And the remaining stories largely lived up to that expectation. There was one more that didn't do too much for me, the intriguing but underdeveloped "A Question of Obeying Orders," but the rest were uniformly excellent, from "Xapalpa," a grim tale of unusual pinatas, to "Nor Unto Death Utterly," a Poe homage that (as Poe himself only sometimes did) thoroughly lives up to its narrator's histrionic tone, to "The Age of Decayed Futurity," a story whose intensity and ingenious frame narrative elevate it about the cheap anti-Hollywood satire it might have been. Too often when one reads that a weird writer has been inspired by "the classics," it means that he produces pastiches of his one idol, be that idol Lovecraft or James or Machen, and so his work has no variety. This is not the case with Samuels, who can write about London or Mexico or "a crater on a dead world at the rim of the universe," about nineteenth-century resurrections or twenty-first century telepathy.
That last comes in during "Glickman the Bibliophile," one of my personal favorites from the collection and another language-as-virus story. This one links philosophical pessimism with contemporary literary theory via an anti-book cult of shocking vehemence. (The name of its leader, Janus Yaanek, is perhaps one of those rare cases where Samuels' acknowledgment of the past comes close to overegging the pudding.) The third such story, "A Contaminated Text," is even better. It begins like an encyclopedia article, takes in a secret society of delightful absurdity, and then takes several more viscerally and intellectually startling turns, including this eerie nightmare:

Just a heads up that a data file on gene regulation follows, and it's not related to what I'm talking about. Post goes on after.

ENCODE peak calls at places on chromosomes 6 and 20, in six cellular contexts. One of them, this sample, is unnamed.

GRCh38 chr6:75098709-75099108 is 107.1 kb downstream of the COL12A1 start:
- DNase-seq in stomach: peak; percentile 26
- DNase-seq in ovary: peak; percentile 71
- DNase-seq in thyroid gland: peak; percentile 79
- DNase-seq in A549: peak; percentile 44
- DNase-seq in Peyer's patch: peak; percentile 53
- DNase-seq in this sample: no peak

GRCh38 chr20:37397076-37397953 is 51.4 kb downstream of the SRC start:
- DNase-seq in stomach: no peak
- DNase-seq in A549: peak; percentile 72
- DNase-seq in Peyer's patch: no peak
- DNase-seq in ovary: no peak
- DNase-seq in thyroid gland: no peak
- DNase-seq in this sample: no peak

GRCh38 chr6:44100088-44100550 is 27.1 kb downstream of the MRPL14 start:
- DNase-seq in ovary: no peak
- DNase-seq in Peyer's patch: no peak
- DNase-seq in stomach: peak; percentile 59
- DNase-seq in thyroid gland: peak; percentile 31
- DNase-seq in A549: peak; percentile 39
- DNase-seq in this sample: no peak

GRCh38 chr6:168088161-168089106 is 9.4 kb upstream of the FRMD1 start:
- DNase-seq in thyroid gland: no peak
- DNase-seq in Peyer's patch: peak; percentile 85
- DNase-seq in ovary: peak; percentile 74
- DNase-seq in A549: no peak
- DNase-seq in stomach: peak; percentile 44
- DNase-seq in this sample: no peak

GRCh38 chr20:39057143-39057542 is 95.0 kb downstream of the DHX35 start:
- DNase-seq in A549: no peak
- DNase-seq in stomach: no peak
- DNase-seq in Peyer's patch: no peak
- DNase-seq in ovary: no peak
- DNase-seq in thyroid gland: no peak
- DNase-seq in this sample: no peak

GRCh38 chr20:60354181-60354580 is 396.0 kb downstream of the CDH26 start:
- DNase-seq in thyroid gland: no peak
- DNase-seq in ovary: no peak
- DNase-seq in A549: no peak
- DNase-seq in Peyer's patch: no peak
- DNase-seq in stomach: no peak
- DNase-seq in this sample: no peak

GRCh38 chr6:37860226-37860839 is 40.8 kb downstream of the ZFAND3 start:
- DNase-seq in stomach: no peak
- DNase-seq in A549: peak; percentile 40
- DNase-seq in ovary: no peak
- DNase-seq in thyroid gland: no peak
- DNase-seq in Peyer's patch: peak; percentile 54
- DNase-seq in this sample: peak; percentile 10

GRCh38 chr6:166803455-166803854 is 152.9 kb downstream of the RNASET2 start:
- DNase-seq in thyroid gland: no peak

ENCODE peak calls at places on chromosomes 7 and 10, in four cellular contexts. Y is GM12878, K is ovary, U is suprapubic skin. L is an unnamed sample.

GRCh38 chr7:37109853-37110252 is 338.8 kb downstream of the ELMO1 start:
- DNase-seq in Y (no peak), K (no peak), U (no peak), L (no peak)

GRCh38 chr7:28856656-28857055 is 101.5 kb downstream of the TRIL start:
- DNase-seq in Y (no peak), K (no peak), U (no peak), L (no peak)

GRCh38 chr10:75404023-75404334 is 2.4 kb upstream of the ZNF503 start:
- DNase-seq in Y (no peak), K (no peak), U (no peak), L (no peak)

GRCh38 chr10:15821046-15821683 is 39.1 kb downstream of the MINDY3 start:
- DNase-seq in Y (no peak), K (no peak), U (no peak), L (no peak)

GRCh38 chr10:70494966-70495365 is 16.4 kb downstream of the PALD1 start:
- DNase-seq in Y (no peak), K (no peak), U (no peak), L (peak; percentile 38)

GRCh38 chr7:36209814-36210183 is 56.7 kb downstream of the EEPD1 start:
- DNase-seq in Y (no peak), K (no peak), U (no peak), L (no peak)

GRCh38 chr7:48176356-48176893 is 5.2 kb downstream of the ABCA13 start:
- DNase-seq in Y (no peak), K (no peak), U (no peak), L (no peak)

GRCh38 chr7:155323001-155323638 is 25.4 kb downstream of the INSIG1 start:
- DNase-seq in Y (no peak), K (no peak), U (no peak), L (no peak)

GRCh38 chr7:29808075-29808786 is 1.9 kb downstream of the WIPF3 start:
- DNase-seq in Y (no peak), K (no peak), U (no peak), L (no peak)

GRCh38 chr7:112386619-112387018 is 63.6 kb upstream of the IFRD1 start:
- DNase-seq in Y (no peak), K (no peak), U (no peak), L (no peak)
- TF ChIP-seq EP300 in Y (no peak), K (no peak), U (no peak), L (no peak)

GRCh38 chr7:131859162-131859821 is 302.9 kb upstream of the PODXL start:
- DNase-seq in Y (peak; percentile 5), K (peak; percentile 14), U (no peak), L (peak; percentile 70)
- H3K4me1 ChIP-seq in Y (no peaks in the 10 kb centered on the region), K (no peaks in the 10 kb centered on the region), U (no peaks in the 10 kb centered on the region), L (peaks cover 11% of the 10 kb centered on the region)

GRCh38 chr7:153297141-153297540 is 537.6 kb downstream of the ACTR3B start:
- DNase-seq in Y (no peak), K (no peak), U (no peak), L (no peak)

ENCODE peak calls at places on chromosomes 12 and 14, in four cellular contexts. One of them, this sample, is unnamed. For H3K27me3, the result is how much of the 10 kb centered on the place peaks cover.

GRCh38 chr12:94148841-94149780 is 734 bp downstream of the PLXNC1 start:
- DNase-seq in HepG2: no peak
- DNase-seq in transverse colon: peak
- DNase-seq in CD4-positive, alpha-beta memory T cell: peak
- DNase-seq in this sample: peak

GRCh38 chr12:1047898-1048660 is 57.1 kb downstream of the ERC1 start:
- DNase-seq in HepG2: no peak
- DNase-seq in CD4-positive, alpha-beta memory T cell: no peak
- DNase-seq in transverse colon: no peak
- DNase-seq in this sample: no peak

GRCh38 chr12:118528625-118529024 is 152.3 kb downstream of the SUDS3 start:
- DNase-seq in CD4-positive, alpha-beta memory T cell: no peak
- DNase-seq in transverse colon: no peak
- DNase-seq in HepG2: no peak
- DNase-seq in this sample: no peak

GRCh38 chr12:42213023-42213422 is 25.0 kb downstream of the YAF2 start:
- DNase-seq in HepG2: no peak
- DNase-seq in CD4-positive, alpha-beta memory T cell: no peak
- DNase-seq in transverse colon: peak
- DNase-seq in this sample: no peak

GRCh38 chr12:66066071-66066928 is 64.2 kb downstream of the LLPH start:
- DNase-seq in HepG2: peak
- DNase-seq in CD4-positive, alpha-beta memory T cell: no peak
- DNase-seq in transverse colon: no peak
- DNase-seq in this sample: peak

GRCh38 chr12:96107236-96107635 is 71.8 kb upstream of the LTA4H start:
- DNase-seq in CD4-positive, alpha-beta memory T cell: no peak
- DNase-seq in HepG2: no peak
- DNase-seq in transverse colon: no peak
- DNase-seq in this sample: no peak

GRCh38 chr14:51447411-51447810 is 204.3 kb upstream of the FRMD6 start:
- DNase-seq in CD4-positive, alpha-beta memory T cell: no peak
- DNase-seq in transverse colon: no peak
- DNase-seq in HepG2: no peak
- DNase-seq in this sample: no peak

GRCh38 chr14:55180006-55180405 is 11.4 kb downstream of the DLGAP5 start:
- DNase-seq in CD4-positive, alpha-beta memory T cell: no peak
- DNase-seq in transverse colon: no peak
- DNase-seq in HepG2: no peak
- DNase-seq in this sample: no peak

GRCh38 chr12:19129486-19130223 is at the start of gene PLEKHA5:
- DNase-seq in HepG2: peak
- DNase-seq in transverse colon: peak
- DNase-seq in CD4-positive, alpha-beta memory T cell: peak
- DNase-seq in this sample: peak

"Those who loaned books from the library suffered from horrible, fragmentary dreams. They dreamt of a decayed city of inverted steeples shrouded in a fog, of black stars in a blood-red sky, of being dead-but-alive, and of searching after a cryptic symbol of no human origin, a symbol which alone brought oblivion. They were tormented by a voice seeming to call from a great distance, a voice muttering unintelligible words, a voice that bubbled and spat like hot tar."
The first ten stories in this collection also appeared in the first edition of The Man Who Collected Machen, an expensive hardcover from Ex Occidente Press. The eleventh and final one, "The Tower," is new to this edition, and makes a fitting conclusion and summation for this visionary, literate volume. Its concept-- an isolated thinker's philosophical journey, and the mysterious tower that appears to him, is a simple one, but Samuels' prose is pitch perfect, and the story's final page, although it may mean nothing at all in crude literal terms, means everything to the life of the mind. And, though Samuels has a gift for strange and disturbing images, it is that life that is the true focus of The Man Who Collected Machen. Mark Samuels, like the writers who have inspired him, is literate, unexpected, challenging, and, once you've made the effort, infinitely rewarding. Like many distinctive voices, his is best encountered at length, in this or another of his collections. Allow his simple yet hypnotic style to draw you in. You won't be sorry you did.